The ECNL (European Centre for Not-for-Profit Law) published a report on 19th November 2019 “Fundraising self-regulation: An Analysis and Review” co-authored by Ian MacQuillin, Adrian Sargeant and Harriet Day who work for Rogare and Institute for Sustainable Philanthropy. The report promises a lot and delivers nothing new.
The purpose of the report is to support drafting a set of principles of statutory regulation and self-regulation on fundraising. There lies the first problem because the report focuses on self-regulation.
The objectives of the report include:
- Map key principles and standards on fundraising covered by self-regulation
- Assess trends in self-regulation
- Identify areas where existing self-regulation has a special relevance
- Assess whether donors’ rights are used to develop self-regulation
- Identify compliance mechanisms in operation and assess effectiveness
- Determine good practices of measuring success and effective implementation of self-regulation
- Track how self-regulation impacts the various CSOs (Civil Society Organisations)
- Identify synergies between self-regulation and legislation
The report is shining example of how to conduct a literature review with a bit of a nod to asking a few friends what their views are with some questions thrown in that could easily be answered by a quick internet search. Participants of the interviews included 8 funding associations, 8 regulatory bodies, 5 fundraising practitioners and a centre for innovation and social entrepreneurship.
The conclusions and recommendations are flimsy such that I cannot be bothered to recite these. There is a link to the report at the end of this article. Read it and make up your own mind.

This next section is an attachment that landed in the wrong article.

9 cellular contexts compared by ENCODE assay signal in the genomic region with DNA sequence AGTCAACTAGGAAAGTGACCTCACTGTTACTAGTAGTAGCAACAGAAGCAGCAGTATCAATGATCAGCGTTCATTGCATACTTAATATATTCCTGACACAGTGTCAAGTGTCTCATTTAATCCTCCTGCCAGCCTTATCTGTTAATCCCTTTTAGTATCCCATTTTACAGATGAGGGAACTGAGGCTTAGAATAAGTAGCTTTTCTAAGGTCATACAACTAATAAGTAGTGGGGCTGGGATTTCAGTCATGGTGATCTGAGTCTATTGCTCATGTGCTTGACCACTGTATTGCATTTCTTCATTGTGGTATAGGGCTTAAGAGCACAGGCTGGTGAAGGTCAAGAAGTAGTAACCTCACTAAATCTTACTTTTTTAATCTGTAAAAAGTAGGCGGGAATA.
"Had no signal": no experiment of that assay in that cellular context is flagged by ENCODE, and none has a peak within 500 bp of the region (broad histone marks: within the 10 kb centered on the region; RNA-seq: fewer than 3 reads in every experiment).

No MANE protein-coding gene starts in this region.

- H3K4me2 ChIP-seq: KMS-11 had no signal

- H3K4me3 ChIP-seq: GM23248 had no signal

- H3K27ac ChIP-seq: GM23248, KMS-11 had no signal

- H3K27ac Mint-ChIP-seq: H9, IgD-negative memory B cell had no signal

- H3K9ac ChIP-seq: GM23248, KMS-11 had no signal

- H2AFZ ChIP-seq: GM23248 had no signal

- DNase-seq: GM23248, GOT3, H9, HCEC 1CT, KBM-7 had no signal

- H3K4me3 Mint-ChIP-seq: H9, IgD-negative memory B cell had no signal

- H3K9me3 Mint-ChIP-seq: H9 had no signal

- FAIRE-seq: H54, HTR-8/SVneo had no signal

As is mentioned in report, starting at page 55, the terrible consequences to poppy seller, Olive Cooke aged 92, who took her own life in 2015 with the media blaming aggressive fundraising practices by charities. Go down any busy high street in towns and cities on any Saturday and you will find young people, working for charities and probably not for much money, stopping people going about their business and fundraising. You have to admire their enthusiasm and good cheer, however that is self-regulation at its worst, in my view.
This practice even raises questions about the pay and conditions of those young people representing charities in cold damp weather. I dread to think what they get paid or do not get in benefits.
The report claims that the UK has the best practices in terms of fundraising practices by charities. Being compared to poor standards is not something to be proud of. It is time for regulation. It is time for a body to put some serious effort into producing some credible evidence of need for change and for a public body to take responsibility for some real change in how fundraising practices are carried out world- wide.
The report can be found here